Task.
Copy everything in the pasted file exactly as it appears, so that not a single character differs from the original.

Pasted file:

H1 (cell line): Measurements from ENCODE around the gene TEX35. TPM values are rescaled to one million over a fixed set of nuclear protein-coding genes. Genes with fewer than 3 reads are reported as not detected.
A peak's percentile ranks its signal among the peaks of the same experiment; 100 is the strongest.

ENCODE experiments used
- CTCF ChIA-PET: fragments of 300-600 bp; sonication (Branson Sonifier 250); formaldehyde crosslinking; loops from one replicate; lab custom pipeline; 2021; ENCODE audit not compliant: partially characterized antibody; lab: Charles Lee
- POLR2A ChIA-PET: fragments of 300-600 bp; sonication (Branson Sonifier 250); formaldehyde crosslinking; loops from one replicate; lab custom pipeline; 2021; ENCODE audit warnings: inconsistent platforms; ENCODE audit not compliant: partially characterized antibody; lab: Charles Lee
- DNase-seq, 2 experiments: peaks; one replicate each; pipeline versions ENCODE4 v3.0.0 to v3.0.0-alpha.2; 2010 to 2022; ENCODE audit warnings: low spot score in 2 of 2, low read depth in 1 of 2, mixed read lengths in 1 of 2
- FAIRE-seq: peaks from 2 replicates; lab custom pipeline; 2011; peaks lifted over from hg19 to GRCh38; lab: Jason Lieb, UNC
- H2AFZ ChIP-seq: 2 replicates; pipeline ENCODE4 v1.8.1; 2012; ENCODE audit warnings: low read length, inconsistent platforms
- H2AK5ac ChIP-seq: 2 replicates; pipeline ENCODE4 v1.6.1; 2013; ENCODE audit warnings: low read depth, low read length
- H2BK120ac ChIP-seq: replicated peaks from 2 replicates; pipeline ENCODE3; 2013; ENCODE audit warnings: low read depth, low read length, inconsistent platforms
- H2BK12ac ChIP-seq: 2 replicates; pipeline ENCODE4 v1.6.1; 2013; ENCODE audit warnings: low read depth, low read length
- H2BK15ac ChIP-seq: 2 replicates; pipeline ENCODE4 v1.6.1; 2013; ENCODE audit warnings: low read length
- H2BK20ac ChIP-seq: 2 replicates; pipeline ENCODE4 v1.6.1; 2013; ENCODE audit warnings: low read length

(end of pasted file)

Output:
H1 (cell line): Measurements from ENCODE around the gene TEX35. TPM values are rescaled to one million over a fixed set of nuclear protein-coding genes. Genes with fewer than 3 reads are reported as not detected.
A peak's percentile ranks its signal among the peaks of the same experiment; 100 is the strongest.

ENCODE experiments used
- CTCF ChIA-PET: fragments of 300-600 bp; sonication (Branson Sonifier 250); formaldehyde crosslinking; loops from one replicate; lab custom pipeline; 2021; ENCODE audit not compliant: partially characterized antibody; lab: Charles Lee
- POLR2A ChIA-PET: fragments of 300-600 bp; sonication (Branson Sonifier 250); formaldehyde crosslinking; loops from one replicate; lab custom pipeline; 2021; ENCODE audit warnings: inconsistent platforms; ENCODE audit not compliant: partially characterized antibody; lab: Charles Lee
- DNase-seq, 2 experiments: peaks; one replicate each; pipeline versions ENCODE4 v3.0.0 to v3.0.0-alpha.2; 2010 to 2022; ENCODE audit warnings: low spot score in 2 of 2, low read depth in 1 of 2, mixed read lengths in 1 of 2
- FAIRE-seq: peaks from 2 replicates; lab custom pipeline; 2011; peaks lifted over from hg19 to GRCh38; lab: Jason Lieb, UNC
- H2AFZ ChIP-seq: 2 replicates; pipeline ENCODE4 v1.8.1; 2012; ENCODE audit warnings: low read length, inconsistent platforms
- H2AK5ac ChIP-seq: 2 replicates; pipeline ENCODE4 v1.6.1; 2013; ENCODE audit warnings: low read depth, low read length
- H2BK120ac ChIP-seq: replicated peaks from 2 replicates; pipeline ENCODE3; 2013; ENCODE audit warnings: low read depth, low read length, inconsistent platforms
- H2BK12ac ChIP-seq: 2 replicates; pipeline ENCODE4 v1.6.1; 2013; ENCODE audit warnings: low read depth, low read length
- H2BK15ac ChIP-seq: 2 replicates; pipeline ENCODE4 v1.6.1; 2013; ENCODE audit warnings: low read length
- H2BK20ac ChIP-seq: 2 replicates; pipeline ENCODE4 v1.6.1; 2013; ENCODE audit warnings: low read length